The cast seems to relish the whimsicality of the work, and the women are a well balanced team; Kate Lindsay elegantly draped in black as the resigned art tutor, gradually warming to her students whom she initially calls dumb and dumber, Tarn Felton as the comically deceived wife, and Miriam Noonan as the bizarre but fascinating drama student, all saucer eyes and squeaky voice.
Ben Blakely as Eliot as Prufrock holds his own against their cosy collusion, and it really is a pleasure finally to hear the famous poem spoken.
Once on a visit to London I accidentally scored the hottest ticket in town: Fiona Shaw, accomplished classical actress (well ok, she’s also in True Blood and Harry Potter), simply reciting all of The Waste Land in romantic Wilton’s Hall. It was utterly engrossing, and I wondered then why theatre doesn’t host more poetry.
Prufrock’s Love Poem is not at all what I had in mind, but I’ve no regrets. It’s irreverent, it’s jolly, it’s fun. Away with melancholy! In no sense are May’s down to earth women the cultured Bloomsbury sophisticates that so terrified Eliot in the early twentieth century, but in the mad world of the play that’s not the issue.
While Eliot’s Prufrock shrinks and despairs, May shows us women who face life’s vicissitudes with gay courage, women who are determined to amount to more than a pair of ragged claws…
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Production a definite original
Review by Barbara Frame 13th Oct 2011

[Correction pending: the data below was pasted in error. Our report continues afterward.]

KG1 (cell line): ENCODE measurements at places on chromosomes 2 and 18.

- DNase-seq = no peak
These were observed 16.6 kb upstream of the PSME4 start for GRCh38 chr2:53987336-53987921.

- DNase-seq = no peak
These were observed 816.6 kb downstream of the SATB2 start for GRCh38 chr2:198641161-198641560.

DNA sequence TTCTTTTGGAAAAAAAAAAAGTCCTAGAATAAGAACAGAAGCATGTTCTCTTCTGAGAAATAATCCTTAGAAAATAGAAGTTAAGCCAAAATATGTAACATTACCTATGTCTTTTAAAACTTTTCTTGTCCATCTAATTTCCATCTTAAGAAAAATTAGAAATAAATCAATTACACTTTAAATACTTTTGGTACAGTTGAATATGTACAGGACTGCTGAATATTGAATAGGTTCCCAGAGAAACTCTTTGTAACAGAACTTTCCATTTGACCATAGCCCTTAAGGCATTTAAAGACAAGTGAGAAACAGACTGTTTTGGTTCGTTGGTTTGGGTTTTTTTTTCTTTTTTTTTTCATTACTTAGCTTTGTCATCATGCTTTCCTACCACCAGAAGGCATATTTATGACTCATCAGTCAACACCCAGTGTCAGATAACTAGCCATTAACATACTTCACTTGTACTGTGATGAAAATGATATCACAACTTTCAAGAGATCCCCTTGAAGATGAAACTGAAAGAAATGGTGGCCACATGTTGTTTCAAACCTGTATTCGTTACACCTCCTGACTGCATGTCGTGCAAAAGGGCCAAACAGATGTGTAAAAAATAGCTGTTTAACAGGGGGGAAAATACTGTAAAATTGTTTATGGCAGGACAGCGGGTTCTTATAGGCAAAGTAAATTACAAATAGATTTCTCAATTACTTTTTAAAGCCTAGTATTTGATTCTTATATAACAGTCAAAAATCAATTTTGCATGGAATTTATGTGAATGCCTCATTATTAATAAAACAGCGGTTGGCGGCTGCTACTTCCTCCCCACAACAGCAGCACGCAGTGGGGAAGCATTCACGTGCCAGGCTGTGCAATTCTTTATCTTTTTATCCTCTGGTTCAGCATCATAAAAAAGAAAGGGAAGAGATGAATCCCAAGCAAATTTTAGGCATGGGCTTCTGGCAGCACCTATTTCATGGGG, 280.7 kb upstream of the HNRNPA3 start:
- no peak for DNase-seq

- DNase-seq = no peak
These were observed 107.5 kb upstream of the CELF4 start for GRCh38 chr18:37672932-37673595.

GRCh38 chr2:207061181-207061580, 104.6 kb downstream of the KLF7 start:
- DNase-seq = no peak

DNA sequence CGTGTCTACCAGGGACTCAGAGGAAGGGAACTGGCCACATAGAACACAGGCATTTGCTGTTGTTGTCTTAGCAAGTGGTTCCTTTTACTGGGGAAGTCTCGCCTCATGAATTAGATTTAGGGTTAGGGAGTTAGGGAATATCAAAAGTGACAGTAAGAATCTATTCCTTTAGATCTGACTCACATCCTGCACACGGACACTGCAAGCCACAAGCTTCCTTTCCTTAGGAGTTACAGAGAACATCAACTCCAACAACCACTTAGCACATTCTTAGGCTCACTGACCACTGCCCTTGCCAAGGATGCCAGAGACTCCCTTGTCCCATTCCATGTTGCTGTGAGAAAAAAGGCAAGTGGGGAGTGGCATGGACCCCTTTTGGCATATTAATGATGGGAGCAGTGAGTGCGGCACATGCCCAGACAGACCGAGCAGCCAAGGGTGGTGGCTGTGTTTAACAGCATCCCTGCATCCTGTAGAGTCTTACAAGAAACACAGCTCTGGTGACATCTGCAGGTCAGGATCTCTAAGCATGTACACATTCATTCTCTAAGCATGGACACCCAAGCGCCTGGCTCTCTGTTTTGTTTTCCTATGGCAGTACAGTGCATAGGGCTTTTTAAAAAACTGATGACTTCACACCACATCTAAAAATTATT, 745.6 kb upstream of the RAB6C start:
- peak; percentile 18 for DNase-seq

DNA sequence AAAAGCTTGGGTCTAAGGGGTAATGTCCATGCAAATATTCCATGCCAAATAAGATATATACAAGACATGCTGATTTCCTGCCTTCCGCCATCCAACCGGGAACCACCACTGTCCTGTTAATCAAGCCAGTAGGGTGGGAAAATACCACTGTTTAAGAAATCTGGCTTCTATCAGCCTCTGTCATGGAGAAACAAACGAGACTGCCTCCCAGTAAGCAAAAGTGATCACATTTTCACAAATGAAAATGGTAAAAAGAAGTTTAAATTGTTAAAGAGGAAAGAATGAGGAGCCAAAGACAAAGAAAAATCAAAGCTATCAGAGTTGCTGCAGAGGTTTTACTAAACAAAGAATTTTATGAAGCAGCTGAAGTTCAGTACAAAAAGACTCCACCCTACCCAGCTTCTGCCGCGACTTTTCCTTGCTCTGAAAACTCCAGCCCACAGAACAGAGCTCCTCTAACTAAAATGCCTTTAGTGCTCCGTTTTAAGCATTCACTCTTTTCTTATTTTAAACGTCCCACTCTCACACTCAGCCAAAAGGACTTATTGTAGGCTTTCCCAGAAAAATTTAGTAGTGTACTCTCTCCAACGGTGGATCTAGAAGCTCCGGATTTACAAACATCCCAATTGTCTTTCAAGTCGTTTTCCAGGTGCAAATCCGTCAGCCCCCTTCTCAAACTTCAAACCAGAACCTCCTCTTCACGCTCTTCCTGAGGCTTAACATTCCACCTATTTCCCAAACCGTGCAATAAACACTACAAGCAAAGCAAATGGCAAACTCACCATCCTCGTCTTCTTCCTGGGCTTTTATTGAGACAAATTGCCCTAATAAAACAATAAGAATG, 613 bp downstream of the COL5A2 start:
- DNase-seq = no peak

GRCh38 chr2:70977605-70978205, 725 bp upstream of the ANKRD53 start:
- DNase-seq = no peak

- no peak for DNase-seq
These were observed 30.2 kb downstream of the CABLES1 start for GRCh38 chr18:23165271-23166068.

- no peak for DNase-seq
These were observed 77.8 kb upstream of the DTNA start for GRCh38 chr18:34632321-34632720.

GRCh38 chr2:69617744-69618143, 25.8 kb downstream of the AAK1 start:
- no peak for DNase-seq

A man with a bald spot sits alone at a cafe table writing the old-fashioned way, with a pen. In a teacup sits something that may be a peach.
Women come and go, occasionally discussing the work of a famous Italian painter.
Kate (Kate Lindsay), is an unhappily single artist. Esme (Tarn Felton), has a piercing wail and a dissolving marriage. Juiola (Miriam Noonan), an exuberant drama student half their age, prefers declamation to ordinary speech and is particularly fond of Shakespeare, Oscar Wilde and Tennessee Williams.
Cake is consumed, and sometimes gin. Occasionally, the women encroach on the space of the cafe scribbler, who may be T.S. Eliot or his creation Prufrock (Ben Blakely), but there is little interaction between them.
Written and directed by Elsa May, this short play probably won’t expand your understanding of The love song of J. Alfred Prufrock, disturb your universe to any great extent, or even lead you to confront overwhelming questions, but it offers an intriguing and often entertaining commentary.
The women who drift languidly in and out of T.S. Eliot’s famous poem take centre stage, develop their own personalities and irritate, fascinate and ultimately inspire the Eliot/Prufrock, who at the end of the play delivers an animated recitation of the entire poem and, in so, doing draws together some of the very odd threads we’ve been observing.
I can’t say I liked everything about the production. The first few minutes consist of Eliot/Prufrock sitting writing to the accompaniment of Eleanor Rigby and other music for several minutes, to the point where last night’s audience, for want of anything else to occupy their attention, began to chatter quite noisily among themselves.
The acting is patchy. Elsa May, however, is to be congratulated for the successful completion of an original project which began life as a student exercise.